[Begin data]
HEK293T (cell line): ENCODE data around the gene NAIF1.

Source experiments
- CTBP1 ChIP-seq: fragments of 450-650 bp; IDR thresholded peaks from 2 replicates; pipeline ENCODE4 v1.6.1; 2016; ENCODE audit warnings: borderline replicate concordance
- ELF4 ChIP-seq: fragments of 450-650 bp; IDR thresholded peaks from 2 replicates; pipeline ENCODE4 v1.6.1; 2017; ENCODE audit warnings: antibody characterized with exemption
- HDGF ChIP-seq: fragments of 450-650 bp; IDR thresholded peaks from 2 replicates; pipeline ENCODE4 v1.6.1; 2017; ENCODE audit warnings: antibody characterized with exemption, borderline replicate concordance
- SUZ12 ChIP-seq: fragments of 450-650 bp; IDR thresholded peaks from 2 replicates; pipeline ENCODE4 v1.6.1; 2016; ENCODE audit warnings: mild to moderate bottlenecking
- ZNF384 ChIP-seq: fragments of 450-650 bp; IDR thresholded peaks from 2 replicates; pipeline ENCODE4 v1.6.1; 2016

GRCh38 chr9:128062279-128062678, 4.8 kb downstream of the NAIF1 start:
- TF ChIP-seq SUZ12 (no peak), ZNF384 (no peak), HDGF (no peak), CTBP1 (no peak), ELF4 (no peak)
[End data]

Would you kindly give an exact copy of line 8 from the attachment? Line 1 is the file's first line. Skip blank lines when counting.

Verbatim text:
GRCh38 chr9:128062279-128062678, 4.8 kb downstream of the NAIF1 start: